Currently, militant settlers and nationalist extremists in Prime Minister Benjamin Netanyahu’s government are ardent champions of expanding the Jewish presence in occupied territories. The religious-nationalist extremists Bezalel Smotrich, the finance minister, and Itamar Ben-Gvir, the minister of national security, both are champions of settling Jews in the West Bank, which they refer to as the biblical Judea and Samaria. Since 7 October over 200 Palestinians have been killed in the West Bank. This has nothing to do with the Gaza war but it is seen as an opportunity for the setter movement. Palestinians are constantly terrorized by the Zionist settlers through the uprooting of hundreds of their olive trees, the vandalizing of property, beatings, and shootings, and prevented to travel on the roads near outposts the settlers and the army have built to connect settlements and outposts. I observed violent settler activities during three postings with the UN for a total of six years working in Tel Aviv, Jerusalem, Ramallah, Gaza, and the West Bank.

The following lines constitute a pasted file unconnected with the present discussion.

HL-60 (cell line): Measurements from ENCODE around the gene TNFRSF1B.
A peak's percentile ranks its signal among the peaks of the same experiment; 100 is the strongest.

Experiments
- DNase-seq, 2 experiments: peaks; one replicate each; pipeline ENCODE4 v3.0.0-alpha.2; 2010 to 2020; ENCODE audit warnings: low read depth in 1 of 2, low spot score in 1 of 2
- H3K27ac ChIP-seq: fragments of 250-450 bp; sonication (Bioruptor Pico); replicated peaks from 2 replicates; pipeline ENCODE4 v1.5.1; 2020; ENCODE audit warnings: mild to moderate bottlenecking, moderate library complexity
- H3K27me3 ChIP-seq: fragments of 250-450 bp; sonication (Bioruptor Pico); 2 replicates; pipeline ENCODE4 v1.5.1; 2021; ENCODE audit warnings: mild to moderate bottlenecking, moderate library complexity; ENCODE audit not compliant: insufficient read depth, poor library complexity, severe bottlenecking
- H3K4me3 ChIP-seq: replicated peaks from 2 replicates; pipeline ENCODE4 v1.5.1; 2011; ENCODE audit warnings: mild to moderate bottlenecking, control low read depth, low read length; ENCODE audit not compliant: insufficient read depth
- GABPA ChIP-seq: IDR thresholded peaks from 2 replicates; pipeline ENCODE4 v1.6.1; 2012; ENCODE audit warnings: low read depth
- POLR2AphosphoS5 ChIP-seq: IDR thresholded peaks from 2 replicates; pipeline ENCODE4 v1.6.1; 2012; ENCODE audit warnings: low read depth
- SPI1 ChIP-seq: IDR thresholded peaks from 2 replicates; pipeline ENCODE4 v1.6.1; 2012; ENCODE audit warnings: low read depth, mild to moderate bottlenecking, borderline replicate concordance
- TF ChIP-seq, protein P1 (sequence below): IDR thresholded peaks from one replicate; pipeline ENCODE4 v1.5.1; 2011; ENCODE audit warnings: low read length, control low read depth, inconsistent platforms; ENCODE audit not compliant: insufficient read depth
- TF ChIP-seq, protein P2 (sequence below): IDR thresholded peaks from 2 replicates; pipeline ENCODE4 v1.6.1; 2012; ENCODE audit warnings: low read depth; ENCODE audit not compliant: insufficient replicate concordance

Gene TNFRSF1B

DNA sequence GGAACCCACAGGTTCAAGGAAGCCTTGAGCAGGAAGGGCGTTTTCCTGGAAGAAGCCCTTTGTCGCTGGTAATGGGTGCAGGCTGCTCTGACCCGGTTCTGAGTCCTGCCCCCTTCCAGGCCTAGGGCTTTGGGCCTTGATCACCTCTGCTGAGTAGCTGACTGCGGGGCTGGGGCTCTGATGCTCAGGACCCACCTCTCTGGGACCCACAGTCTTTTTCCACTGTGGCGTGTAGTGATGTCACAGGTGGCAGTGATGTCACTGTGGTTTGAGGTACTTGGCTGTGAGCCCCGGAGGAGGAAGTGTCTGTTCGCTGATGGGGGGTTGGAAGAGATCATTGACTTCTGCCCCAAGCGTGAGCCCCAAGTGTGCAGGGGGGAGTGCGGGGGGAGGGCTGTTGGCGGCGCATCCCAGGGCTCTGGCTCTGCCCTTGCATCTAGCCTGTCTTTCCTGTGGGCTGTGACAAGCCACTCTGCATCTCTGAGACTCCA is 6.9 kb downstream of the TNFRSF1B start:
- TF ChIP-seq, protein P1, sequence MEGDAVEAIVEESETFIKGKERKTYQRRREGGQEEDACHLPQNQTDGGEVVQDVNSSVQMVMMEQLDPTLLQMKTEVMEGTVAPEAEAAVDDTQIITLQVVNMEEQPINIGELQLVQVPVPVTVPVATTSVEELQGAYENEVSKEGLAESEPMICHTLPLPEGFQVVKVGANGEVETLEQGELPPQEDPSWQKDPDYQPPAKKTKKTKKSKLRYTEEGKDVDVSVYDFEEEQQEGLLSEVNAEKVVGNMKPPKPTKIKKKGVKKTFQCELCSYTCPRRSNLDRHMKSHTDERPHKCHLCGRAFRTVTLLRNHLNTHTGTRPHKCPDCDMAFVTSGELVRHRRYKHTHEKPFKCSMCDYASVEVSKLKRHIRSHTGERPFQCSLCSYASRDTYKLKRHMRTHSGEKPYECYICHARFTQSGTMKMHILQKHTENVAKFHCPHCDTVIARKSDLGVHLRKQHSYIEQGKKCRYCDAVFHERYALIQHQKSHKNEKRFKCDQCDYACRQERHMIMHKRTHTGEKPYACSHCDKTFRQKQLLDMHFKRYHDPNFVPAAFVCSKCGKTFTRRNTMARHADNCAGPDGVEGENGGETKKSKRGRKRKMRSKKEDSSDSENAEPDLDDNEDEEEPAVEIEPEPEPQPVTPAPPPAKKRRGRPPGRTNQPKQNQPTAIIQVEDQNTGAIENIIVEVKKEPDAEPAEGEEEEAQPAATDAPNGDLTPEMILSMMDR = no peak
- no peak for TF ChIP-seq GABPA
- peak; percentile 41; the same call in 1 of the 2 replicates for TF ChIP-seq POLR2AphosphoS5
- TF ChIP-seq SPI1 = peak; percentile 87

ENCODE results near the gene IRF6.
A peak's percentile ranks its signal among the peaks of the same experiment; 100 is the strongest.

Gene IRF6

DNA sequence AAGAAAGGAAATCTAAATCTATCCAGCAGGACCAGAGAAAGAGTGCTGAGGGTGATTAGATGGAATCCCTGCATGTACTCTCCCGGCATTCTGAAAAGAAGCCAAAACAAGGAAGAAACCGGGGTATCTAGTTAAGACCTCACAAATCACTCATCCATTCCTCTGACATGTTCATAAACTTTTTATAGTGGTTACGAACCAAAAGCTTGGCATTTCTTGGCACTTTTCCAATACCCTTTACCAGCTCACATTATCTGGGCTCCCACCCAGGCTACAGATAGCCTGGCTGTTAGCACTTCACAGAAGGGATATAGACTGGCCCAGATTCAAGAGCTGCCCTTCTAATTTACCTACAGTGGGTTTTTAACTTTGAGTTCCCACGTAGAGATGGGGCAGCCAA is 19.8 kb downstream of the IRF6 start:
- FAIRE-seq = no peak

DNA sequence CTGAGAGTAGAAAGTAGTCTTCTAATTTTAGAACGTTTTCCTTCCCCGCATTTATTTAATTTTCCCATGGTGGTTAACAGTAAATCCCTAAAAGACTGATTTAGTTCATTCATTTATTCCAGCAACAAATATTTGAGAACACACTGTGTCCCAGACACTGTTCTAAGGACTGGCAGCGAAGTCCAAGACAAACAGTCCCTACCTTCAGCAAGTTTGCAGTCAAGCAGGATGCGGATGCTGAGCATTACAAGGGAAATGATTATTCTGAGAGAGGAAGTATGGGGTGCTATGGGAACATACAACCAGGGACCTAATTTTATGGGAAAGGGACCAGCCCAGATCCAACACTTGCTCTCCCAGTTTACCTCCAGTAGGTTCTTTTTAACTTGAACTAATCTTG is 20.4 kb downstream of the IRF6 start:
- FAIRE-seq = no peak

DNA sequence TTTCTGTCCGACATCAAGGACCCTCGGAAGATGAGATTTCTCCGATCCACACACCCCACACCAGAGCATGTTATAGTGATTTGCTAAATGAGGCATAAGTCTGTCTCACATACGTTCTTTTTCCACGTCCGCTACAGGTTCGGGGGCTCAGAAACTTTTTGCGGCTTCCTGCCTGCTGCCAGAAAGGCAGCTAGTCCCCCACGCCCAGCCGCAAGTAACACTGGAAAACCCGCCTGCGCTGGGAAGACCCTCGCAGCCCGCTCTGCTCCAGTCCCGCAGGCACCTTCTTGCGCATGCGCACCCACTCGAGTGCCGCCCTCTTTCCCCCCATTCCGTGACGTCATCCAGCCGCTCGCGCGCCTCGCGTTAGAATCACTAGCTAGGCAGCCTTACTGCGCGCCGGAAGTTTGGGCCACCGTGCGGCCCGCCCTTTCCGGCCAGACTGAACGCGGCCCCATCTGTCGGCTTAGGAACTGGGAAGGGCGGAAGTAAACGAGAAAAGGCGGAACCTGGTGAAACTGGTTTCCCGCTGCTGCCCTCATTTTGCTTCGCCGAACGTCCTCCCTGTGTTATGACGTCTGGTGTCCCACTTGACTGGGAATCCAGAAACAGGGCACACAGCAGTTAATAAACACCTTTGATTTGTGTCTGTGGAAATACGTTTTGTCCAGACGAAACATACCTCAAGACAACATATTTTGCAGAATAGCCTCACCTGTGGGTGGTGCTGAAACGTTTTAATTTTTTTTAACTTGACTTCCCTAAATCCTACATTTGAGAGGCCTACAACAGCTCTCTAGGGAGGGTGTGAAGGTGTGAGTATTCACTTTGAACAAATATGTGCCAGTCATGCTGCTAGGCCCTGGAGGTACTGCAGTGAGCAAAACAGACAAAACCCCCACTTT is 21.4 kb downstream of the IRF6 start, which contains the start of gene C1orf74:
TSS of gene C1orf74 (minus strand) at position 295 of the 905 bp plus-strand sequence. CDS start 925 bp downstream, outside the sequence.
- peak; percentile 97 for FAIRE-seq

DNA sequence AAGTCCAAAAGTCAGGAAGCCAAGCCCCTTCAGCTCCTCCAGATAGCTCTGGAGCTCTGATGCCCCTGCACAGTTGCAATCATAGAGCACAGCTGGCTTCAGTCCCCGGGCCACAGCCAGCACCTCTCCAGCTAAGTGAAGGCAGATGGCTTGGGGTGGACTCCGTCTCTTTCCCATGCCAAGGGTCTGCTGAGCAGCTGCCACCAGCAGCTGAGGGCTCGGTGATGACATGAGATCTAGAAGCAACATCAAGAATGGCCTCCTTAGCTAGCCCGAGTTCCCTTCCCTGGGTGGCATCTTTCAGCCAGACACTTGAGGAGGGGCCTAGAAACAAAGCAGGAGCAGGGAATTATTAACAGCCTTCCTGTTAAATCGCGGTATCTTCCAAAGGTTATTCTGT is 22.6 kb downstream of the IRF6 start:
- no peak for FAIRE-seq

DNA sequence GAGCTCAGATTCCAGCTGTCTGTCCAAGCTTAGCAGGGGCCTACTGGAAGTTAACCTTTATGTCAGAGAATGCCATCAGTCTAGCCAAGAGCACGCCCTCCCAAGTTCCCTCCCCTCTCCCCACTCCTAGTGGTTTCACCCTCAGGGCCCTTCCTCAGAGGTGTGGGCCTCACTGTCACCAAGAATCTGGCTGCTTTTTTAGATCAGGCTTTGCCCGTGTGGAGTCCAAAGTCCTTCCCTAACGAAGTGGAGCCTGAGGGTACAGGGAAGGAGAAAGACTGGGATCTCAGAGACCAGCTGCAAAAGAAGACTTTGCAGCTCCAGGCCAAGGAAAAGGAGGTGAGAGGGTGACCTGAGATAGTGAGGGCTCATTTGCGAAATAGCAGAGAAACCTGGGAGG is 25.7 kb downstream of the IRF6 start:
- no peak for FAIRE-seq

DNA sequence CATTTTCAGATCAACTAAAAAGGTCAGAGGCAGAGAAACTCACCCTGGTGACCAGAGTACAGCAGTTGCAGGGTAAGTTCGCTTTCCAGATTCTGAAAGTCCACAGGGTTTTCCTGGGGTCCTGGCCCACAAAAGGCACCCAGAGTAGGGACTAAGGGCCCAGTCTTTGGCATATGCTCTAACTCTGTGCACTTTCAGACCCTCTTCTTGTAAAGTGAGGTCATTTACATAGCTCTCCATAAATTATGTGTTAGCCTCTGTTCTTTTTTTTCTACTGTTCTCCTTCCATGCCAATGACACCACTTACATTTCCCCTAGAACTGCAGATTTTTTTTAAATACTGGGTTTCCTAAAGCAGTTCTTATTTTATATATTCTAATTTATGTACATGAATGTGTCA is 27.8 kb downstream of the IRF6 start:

My first job in the West Bank as a UN official was basically to maintain a presence in any area where the IDF (Israeli Defence Force) and/or settlers would encroach on Palestinian land and villages and make a written record of humanitarian and human rights violations and make recommendations to improve security and social welfare services. I have been in every village in the West Bank and most in Gaza, some many times (many Palestinian villages were refugee camps, some since the 1948 forced displacement, and some since the 1967 conflict. The main objective was that with the UN visibly present, the IDF and settlers would behave with less violence and not maintain their presence. There were some IDF officers that we could engage with and even facilitate in reducing violence and abuse of the population. This was not the case with regard to settlers. I did not meet with any settlers I could have a rational discussion. Not long before I departed this post, we were instructed to stay away from any location where settler activities were taking place as they were prone to violent acts against anyone standing in their way, including their own IDF. The few settlers I encountered spoke English like me, many with a New York accent, and would often ask what was I doing in their holy land.